POWER & IDENTITY: Muta and Donisha in conversation.
When he speaks, cultural icon Allan ‘Mutabaruka’ Hope doesn’t skimp on expressing exactly how he feels about a particular subject. He keeps it 100 percent real. That’s precisely why he’s such a compelling storyteller, and his audience is always taken with him. Whether he’s confessing to being stranded in Nigeria on his first trip to the Motherland, or opening up about life as a youngster during the era of banned books in Shearer-led Jamaica (his mother dumped his Malcolm X literature in a gully!), or explaining his foray into Rastafarianism, he’s never less than a riveting raconteur.
Yet, in another sense, when it comes to Mutabaruka, a man shrouded in a sort of mythical reputation, what so many are curious to discover is the reason behind his decision to not wear shoes. After all, it’s one of the first things about the man that readily leaps to mind. The just-concluded Manifesto Jamaica Art’ical Empowerment Festival, which featured Saturday’s ‘Meet the Artist’ segment at the Edna Manley College, offered Muta a great platform to keep it real yet again.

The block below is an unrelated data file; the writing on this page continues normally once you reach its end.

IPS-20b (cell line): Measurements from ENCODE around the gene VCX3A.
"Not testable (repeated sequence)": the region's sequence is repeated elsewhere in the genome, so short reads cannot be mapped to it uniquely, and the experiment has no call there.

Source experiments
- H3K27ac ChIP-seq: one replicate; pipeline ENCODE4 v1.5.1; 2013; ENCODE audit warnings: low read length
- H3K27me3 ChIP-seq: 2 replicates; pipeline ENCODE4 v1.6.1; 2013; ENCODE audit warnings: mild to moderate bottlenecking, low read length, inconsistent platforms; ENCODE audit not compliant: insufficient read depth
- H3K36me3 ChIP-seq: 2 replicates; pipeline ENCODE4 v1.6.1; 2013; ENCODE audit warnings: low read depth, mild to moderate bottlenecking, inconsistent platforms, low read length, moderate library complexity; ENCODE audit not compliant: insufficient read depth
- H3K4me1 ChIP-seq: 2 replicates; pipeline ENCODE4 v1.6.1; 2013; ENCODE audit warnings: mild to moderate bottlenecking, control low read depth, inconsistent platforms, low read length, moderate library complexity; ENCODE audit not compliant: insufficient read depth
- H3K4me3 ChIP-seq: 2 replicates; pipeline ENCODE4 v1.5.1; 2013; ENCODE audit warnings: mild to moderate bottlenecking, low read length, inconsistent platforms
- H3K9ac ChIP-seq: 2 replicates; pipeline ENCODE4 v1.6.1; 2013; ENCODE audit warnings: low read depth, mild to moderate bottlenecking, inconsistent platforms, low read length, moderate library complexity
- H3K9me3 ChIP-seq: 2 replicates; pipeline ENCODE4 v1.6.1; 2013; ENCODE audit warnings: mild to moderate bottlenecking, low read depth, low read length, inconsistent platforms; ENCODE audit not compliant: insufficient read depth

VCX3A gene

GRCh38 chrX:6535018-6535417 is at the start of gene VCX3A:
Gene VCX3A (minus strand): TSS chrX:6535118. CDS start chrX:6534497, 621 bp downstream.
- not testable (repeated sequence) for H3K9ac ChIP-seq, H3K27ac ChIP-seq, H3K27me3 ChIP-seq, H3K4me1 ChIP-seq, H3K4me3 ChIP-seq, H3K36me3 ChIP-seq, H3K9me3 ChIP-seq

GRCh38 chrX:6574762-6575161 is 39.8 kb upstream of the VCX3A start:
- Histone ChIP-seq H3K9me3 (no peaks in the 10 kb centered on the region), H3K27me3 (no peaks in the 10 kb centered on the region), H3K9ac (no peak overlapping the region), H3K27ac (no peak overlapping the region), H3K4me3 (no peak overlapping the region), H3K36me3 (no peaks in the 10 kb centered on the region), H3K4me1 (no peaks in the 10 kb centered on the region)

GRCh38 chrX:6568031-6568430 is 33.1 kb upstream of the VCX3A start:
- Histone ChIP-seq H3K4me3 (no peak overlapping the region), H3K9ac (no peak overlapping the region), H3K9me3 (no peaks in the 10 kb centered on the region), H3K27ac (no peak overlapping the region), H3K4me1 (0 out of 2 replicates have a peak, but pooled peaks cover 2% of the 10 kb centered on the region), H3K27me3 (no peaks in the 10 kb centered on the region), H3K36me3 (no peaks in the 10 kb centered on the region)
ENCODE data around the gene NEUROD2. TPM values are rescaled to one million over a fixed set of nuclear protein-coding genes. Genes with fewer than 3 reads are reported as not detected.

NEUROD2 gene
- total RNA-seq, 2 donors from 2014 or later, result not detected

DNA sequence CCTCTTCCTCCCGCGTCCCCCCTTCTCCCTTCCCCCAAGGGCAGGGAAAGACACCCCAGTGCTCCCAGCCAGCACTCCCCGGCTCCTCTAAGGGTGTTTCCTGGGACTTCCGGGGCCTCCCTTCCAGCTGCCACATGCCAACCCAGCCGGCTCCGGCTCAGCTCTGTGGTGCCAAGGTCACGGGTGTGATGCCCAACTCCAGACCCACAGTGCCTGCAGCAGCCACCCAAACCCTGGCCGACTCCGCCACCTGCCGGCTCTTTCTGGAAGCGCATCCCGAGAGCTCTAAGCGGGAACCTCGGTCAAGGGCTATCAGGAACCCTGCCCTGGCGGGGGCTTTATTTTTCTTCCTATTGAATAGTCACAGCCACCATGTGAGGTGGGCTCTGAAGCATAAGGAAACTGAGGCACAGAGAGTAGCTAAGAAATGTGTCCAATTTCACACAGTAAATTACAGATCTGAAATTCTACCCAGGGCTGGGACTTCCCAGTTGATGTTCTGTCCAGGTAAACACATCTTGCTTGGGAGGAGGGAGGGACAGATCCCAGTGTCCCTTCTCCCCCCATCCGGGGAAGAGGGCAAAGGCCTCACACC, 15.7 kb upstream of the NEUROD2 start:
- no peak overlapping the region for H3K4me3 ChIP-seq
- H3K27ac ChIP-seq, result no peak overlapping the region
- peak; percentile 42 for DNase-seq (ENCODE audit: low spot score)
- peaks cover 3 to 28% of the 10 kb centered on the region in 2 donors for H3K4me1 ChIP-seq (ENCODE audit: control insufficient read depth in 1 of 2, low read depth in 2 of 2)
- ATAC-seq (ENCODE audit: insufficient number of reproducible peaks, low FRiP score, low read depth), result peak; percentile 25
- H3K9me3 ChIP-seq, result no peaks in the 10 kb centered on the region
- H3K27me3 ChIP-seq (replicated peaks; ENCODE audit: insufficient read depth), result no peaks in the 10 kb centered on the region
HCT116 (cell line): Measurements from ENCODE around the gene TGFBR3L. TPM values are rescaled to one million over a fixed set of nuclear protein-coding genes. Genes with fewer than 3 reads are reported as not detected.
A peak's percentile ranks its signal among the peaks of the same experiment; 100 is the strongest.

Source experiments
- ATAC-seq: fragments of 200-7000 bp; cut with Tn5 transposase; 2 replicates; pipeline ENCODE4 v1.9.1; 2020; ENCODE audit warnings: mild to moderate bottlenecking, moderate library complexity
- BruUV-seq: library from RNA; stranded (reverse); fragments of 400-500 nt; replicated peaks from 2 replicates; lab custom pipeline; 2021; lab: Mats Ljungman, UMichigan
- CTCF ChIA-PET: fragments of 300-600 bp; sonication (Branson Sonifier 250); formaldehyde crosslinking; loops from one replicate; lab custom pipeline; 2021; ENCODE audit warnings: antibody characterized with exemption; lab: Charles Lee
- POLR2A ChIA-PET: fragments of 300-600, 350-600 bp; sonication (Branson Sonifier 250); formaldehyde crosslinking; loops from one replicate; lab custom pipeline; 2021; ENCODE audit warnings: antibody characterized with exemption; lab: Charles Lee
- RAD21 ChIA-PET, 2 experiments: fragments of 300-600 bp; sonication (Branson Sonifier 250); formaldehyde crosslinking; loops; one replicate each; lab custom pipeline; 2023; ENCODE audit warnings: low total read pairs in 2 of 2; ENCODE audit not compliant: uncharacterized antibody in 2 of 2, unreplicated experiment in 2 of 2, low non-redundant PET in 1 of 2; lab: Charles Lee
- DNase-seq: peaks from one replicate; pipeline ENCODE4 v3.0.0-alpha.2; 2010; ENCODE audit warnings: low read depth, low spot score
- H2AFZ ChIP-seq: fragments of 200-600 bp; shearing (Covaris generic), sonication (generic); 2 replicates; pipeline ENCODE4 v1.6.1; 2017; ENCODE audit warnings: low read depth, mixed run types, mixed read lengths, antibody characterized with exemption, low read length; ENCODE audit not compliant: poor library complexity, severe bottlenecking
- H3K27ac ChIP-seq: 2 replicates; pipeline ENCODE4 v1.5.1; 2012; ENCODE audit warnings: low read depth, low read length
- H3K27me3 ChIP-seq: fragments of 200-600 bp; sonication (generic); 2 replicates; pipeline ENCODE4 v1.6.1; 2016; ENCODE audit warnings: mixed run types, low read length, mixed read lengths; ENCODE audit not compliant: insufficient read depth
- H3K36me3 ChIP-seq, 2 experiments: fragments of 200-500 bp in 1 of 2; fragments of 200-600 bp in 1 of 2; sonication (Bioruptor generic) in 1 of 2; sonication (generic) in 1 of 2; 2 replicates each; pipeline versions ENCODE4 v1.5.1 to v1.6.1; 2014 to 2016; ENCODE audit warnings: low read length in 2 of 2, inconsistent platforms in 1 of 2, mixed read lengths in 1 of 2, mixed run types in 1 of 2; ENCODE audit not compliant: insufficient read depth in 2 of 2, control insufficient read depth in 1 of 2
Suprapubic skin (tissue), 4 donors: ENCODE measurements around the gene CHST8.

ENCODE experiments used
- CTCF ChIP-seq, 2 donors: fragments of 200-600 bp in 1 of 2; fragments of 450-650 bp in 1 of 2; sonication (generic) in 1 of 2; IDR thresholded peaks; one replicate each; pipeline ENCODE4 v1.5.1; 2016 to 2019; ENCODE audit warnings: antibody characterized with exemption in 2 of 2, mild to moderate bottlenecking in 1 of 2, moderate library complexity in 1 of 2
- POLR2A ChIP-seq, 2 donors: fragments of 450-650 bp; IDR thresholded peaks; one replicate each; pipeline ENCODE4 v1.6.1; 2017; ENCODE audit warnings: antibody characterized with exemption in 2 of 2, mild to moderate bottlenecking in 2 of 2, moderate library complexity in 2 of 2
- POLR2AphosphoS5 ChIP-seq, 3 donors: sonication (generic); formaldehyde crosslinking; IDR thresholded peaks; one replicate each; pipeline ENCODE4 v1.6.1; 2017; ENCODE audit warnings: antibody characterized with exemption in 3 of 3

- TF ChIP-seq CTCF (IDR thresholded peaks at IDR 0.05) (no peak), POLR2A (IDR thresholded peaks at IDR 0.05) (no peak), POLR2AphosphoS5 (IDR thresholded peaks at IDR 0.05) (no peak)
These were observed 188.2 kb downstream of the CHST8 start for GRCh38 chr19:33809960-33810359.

“There was when I time when I used to live outside of Kingston. It was a whole heap of us, man and woman, and we decided that we were gonna shed certain things. So we started to shed things, and one of those things was shoes,” Muta told the rapt studio audience. “We felt that the locks and the no-shoes had a certain connection. And we maintain that tradition because it keeps you grounded, not just to the earth, but it reminds you of who you are, and where you come from. So we just maintain that.”
He continued: “And it’s not like we tell people that we not wearing shoes; it’s just that it’s now become a part of you. My daughter is over 30 years old now, and from she born she don’t see me inna shoes. So it’s not like I have anything against shoes; it’s just at this moment in time, for over 30-odd years now, I don’t wear it.”
“The experience is more powerful than the learned behaviour.” – Mutabaruka